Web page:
First, Imam Bello's argument that Okonjo-Iweala is responsible for the current economic crisis is ridiculous and begs the facts. His simplistic argument portrays him as an economic illiterate on a mission to misinform Nigerians. The reality of the crisis is that oil prices have fallen by at least 50% and we do not have enough savings to draw on simply because some State Governors and the National Assembly against the advice of Okonjo-Iweala and even went to the Supreme Court to stop the Federal Government from saving in the Excess Crude Account. This is public knowledge and the fact that Imam Bello's 'analysis' does not include this vital information is very instructive. As Chair of the Economic Team under President Obasanjo, Okonjo-Iweala worked heard with other team members to set up the ECA which had the $22 billion that helped the nation to survive the 2008 global recession. When she came back, she fought for further savings and in fact under her watch about $9 billion was in the ECA by end 2012 but the insistence  of Imam Bello's friends in some Government Houses that the money be shared made it impossible to retain it and save more. By the time oil prices fell, the ECA had just over $4 billion in it. Every other issue Imam Bello is raising is contingent on this fact.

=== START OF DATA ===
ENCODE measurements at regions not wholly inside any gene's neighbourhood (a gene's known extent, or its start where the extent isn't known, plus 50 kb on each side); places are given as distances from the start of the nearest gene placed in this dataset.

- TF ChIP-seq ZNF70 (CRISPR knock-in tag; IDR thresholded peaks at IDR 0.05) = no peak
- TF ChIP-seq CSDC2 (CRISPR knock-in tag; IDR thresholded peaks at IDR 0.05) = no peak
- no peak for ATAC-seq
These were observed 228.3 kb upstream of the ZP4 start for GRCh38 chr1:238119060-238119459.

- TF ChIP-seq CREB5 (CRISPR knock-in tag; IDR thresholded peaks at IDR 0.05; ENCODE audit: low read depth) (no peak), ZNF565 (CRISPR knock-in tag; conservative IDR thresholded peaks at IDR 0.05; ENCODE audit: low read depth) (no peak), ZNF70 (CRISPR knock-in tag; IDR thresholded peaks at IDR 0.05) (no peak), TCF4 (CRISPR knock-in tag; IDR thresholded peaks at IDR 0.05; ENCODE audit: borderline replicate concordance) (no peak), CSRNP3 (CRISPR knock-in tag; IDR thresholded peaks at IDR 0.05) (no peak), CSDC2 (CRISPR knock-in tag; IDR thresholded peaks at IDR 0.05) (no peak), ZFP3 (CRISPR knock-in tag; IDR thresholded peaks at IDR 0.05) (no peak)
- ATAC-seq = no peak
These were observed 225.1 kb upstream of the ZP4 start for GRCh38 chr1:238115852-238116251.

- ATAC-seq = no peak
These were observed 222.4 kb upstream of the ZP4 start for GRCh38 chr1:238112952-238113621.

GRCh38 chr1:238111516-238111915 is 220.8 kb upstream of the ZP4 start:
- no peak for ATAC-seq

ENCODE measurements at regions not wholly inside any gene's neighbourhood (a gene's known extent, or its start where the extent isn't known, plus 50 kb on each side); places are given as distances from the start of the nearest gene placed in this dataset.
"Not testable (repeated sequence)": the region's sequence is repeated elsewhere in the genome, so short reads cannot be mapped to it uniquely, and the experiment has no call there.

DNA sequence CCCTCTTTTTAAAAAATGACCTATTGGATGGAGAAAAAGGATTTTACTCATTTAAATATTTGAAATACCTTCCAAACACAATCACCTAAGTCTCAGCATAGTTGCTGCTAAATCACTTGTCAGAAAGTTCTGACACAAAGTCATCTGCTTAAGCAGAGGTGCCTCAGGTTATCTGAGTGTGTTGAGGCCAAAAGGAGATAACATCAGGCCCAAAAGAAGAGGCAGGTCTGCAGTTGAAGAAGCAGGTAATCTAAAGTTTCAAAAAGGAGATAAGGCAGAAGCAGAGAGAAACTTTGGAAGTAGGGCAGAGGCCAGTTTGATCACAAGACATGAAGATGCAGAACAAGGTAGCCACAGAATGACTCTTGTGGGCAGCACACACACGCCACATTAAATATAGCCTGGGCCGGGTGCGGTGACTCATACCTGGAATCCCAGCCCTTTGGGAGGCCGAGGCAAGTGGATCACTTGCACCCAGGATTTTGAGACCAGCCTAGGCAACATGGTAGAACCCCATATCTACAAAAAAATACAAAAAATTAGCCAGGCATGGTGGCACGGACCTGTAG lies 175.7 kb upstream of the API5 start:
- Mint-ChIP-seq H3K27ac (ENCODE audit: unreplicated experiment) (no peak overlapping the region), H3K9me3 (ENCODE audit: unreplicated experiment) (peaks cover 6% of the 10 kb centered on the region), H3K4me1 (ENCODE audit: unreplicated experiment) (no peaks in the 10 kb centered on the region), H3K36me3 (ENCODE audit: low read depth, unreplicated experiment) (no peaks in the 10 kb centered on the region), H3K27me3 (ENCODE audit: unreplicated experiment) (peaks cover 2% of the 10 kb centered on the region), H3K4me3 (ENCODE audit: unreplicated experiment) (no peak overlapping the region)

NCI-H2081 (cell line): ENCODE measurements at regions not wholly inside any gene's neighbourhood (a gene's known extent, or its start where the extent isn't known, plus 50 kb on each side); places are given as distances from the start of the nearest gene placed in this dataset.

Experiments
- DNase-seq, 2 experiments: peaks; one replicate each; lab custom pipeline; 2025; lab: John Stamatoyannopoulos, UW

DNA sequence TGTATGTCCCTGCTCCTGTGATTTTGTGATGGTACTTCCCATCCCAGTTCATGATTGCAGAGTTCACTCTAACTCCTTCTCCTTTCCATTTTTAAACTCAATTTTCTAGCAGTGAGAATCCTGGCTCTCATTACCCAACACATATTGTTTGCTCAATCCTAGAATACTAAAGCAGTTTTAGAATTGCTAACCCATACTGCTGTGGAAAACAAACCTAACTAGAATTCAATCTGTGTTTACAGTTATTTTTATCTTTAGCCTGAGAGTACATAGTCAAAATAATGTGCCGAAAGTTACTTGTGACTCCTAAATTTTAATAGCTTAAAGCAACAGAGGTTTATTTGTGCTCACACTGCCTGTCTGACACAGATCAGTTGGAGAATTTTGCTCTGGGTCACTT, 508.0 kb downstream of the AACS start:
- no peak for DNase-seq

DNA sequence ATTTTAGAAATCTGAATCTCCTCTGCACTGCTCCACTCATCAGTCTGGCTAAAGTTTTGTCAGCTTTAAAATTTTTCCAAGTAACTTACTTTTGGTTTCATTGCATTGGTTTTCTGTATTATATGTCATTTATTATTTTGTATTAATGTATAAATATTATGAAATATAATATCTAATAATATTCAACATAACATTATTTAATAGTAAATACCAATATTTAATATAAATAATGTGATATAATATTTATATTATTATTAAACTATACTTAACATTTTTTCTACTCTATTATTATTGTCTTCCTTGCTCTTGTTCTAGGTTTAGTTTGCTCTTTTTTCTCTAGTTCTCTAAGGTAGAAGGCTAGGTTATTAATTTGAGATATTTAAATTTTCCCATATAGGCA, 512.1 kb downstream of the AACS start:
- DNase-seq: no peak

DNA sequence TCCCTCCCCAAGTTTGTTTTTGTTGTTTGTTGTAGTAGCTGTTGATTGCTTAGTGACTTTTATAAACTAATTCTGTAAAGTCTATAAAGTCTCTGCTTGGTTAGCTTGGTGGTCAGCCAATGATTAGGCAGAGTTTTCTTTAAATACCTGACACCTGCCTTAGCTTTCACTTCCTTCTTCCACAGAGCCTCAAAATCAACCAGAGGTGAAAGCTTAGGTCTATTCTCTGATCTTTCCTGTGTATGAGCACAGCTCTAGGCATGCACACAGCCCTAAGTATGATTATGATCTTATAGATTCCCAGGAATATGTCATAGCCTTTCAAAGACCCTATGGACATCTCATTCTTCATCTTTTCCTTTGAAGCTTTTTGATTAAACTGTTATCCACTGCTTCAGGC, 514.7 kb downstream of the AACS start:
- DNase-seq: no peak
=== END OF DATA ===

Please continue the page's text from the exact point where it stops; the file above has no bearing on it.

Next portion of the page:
We would like Imam Bello to point us to any economic analysis that he wrote at the time Okonjo-Iweala was battling with the National Assembly to keep the budget benchmark low to support her advocacy that more money be saved. We would like him to tell us what he made of the statement from the National Assembly questioning the rationale behind saving for the rainy day. It would also be helpful if the economic expert Imam Bello would tell Nigerians the opinions that he published against the clamor by the State Governors that monies should be shared. I have done a check and there is absolutely none. Imam therefore has no right whatsoever to grandstand as an' objective' analyst.